Somehow our boat captain spotted this basilisk in the foliage along the river's edge. We were suspicious that he knew it was there from a previous day, but Jonathan assured us that our suspicions were unfounded in this case. I was very happy to finally see a big adult male, but I was still hoping to photograph one that wasn't so obscured.

Image


We found a few herps around the lodge at night, the least interesting of which was this baby Common House Gecko (Hemidactylus frenatus).

Image


One small step up on the ladder of interestingness was this rain frog. I'm pretty sure this is a Common Rain Frog (Craugastor fitzingeri). But maybe it's some other Craugastor; please let me know if you have an opinion.

Image


We only saw a few snakes, so each one was special. This little guy goes by a variety of amusing names. My favorite is Cloudy Snail Sucker (Sibon nebulatus).

Image


Our next destination after Tortuguero was the Sueño Azul Resort near Braulio Carillo National Park (and La Selva Biological Station). It had some beautiful catered grounds, but also a lot of wild space.

We saw these little Strawberry Dart Frogs (Oophaga pumilio) in several places, and certainly saw more of them than any other frog species. At Sueño Azul, each room in our row had one or two of these frogs living just outside. Unlike nearly all of the other frogs we saw, the dart frogs were often active during the day.

Image
Image


Sueño Azul also featured a healthy population of Yellow-headed Geckos (Gonatodes albogularis), all of which had orange or red heads. Well, the males did anyway. Here is a male and a female.

Image
Image


A big brown lizard on the grounds of Sueño Azul. At this location, the Brown Basilisks (Basiliscus vittatus) were mixing freely with their emerald cousins.

Image


Speaking of which, here's a young one showing off how well it can hide on a grassy lawn.

Image


And here's a very big green lizard. I saw it moving out of the corner of my eye and thought it was an adult iguana. I only managed to get this one photo of it just before it crashed off into the foliage. I called this one the Hulk.

Image


Near the Hulk there were a few Central American Whiptails (Ameiva festiva) hanging around, no doubt feeling jealous that they aren't as fantastic as the basilisks.

Image


Wandering about Sueño Azul at night was a decent way to find frogs. One pond was populated with Vaillant's Frogs (Lithobates vaillanti).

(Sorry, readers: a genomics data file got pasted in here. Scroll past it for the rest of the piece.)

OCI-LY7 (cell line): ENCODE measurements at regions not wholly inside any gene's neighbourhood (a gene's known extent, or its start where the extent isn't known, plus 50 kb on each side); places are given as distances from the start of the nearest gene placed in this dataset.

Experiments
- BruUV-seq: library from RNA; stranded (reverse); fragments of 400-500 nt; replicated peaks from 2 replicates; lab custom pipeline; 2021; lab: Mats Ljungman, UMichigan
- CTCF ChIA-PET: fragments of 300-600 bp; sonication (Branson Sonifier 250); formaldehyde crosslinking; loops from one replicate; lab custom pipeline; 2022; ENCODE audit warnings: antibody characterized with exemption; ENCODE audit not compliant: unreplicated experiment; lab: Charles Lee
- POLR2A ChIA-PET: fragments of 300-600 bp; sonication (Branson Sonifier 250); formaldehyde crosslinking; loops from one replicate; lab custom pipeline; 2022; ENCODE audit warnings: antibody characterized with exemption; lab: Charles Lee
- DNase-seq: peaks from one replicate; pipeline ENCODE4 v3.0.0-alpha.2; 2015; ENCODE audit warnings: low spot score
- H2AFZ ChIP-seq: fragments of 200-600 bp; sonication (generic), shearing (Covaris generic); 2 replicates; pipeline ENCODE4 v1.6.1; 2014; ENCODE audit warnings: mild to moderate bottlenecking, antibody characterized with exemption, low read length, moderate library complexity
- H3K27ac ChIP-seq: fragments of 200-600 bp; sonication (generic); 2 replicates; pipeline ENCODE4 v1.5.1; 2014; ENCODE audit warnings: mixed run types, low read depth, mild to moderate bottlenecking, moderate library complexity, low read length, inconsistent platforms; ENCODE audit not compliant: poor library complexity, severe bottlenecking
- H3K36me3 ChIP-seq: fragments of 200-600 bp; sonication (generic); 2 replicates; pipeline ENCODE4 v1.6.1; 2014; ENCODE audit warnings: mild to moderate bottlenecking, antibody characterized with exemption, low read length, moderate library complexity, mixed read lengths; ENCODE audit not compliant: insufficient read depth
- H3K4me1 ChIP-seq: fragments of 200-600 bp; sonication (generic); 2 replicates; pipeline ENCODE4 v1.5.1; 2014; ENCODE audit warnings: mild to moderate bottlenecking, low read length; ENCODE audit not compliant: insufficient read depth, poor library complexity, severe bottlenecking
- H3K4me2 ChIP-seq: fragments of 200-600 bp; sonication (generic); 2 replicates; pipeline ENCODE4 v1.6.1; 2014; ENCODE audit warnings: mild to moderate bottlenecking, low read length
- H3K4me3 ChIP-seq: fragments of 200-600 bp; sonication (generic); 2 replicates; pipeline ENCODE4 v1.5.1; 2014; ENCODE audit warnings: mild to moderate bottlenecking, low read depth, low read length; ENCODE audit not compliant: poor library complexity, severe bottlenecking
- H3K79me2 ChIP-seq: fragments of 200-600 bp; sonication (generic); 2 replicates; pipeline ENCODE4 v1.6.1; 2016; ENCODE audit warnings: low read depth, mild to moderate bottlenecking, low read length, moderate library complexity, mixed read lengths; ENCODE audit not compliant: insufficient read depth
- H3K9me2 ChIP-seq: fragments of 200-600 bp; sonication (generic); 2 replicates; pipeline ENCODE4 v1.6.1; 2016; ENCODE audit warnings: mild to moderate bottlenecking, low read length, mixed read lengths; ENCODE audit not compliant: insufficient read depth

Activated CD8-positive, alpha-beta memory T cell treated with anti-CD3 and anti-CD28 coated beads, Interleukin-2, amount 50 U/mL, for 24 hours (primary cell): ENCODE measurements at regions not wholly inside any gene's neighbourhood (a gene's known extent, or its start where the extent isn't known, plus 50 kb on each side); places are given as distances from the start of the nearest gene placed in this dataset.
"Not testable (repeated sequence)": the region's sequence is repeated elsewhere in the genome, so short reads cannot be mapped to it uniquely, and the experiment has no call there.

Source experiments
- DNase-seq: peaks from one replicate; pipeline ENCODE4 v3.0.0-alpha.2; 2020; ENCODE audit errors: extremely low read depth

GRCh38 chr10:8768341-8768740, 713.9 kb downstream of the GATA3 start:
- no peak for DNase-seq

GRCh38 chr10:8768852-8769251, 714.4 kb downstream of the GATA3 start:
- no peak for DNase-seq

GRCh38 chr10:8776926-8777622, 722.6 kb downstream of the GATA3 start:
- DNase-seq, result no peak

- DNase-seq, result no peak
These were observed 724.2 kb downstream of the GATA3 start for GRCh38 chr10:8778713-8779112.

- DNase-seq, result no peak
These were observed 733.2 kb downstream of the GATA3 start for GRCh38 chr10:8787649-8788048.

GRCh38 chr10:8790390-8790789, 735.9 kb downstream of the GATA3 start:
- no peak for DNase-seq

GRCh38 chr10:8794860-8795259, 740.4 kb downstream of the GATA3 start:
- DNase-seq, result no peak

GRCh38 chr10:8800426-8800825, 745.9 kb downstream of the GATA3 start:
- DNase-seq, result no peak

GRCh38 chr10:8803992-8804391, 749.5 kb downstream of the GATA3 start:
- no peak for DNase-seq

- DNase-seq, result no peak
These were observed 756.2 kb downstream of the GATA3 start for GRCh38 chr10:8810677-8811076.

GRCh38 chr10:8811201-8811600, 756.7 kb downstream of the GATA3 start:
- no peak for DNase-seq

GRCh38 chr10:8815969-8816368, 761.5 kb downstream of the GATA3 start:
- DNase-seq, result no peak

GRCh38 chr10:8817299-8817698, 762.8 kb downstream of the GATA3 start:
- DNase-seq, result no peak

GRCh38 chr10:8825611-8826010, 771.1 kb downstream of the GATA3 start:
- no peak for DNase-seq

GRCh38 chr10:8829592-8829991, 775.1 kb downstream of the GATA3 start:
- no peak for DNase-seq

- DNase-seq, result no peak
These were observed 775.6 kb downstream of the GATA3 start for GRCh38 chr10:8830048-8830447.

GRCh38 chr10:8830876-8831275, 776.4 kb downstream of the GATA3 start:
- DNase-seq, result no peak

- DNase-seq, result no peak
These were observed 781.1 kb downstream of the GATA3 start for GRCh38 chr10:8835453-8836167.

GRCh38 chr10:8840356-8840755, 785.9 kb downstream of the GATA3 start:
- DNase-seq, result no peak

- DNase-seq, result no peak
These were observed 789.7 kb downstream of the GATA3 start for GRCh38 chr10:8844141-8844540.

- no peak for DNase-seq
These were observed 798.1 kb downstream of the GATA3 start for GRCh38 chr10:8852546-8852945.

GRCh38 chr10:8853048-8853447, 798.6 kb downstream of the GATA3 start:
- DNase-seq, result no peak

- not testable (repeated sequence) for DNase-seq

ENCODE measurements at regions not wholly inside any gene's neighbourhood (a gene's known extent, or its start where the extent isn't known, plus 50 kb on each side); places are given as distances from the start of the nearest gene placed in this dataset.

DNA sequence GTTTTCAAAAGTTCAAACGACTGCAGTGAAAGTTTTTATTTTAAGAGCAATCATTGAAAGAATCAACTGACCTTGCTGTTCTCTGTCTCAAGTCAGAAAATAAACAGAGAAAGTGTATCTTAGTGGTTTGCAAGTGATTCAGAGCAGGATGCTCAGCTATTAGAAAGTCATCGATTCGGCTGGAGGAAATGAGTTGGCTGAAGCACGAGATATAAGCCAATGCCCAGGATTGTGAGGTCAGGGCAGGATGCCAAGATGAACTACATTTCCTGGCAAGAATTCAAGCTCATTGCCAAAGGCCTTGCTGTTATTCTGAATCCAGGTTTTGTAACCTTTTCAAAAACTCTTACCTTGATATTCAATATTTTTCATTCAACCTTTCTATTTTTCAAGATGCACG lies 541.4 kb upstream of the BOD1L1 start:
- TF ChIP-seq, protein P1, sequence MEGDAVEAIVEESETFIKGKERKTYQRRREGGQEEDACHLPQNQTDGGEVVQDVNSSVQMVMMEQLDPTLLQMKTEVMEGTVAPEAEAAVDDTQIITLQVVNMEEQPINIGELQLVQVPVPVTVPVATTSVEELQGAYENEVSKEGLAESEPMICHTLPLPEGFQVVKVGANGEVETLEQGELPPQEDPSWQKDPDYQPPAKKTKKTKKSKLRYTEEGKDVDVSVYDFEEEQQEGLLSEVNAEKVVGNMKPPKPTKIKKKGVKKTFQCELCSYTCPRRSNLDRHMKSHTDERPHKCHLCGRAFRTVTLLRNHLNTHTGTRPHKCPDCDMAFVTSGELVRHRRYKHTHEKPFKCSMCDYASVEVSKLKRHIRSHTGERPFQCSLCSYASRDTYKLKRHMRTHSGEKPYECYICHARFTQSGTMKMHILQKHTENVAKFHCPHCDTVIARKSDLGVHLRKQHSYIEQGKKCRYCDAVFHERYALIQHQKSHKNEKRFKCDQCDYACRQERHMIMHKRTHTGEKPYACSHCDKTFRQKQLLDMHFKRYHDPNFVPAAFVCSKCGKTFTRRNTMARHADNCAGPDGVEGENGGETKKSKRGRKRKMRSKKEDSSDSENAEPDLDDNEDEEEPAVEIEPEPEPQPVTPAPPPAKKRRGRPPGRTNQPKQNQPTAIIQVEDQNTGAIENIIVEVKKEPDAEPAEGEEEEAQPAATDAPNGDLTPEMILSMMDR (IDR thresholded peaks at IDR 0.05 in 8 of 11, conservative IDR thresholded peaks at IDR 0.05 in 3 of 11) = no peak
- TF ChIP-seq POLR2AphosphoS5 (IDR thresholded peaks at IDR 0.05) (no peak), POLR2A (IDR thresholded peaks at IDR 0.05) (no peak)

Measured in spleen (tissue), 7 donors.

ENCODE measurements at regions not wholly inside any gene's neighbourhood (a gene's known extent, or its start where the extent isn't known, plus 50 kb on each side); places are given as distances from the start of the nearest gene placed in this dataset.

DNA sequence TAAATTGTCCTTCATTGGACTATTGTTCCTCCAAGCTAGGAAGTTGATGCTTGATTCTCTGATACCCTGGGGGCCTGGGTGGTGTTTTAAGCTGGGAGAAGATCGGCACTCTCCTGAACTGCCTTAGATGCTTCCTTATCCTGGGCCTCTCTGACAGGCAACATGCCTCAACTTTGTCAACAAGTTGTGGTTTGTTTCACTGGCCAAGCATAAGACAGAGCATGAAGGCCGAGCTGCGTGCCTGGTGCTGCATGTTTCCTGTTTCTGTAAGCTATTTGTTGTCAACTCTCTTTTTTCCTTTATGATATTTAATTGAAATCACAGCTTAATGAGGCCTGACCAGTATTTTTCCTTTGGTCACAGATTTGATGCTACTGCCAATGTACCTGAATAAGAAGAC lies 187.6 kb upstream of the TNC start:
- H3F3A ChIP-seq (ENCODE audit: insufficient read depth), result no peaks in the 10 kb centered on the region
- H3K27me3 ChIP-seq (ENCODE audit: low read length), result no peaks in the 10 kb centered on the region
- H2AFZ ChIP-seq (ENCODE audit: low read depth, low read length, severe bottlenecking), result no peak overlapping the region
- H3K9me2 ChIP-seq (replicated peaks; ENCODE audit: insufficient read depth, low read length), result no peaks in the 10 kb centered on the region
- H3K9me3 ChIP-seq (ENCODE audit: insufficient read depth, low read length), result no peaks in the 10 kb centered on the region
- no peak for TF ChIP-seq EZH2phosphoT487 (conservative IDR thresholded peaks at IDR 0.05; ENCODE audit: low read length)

Image


The pool's edge was carefully guarded by this Marine Toad (Rhinella marina). Having recently been in Australia, it was odd to see these guys in an ecosystem that they weren't devastating.

Image


I'm pretty sure this one is the relatively uncommon Tawny Treefrog (Smilisca puma), based on its very faint cross-bands and occasional small green spots.

Image


This one is a very typical-looking Craugastor fitzingeri, complete with the usual (but not ever-present) dorsal stripe.

Image


I could use some help on the identify of this little frog that was approximately an inch long. My best current guess is that it's a young Craugastor fitzingeri, but I'm not at all confident about that.

Image


We didn't see any snakes at night at Sueño Azul, but we did manage to find a couple of sleeping basilisks.

Image


And speaking of basilisks again (which it seems I keep doing), my hope of getting a good shot of a big male B. plumifrons was finally rewarded with this beauty that was keeping an eye on us as we ate lunch on an outdoor patio at Arenal Springs Hotel, within view of Costa Rica's most famous active volcano.

Image


After our basilisk-festooned lunch, we spent a couple of hours at the Arenal Hanging Bridges, a beautiful hunk of rainforest with a number of footbridges of various types (including, of course, the hanging ones). Here we hoped to see a lot of wildlife, as this had been a real hot spot for Jonathan in the past. Unfortunately, the weather didn't cooperate that day, and most of our time was spent in drippy rain, and most of the animals stayed hidden.

Image


Fortunately, one animal that did not stay hidden was this little Eyelash Viper (Bothriechis schlegelii), which Jonathan spotted from at least a hundred feet away. I had managed to avoid seeing any of these in my previous two trips to Costa Rica. We did see one at Tortuguero, but it was at night when we were out to see the turtles, and we weren't allowed to have cameras with us. So this was my first chance to take a photo of this common but excellent species.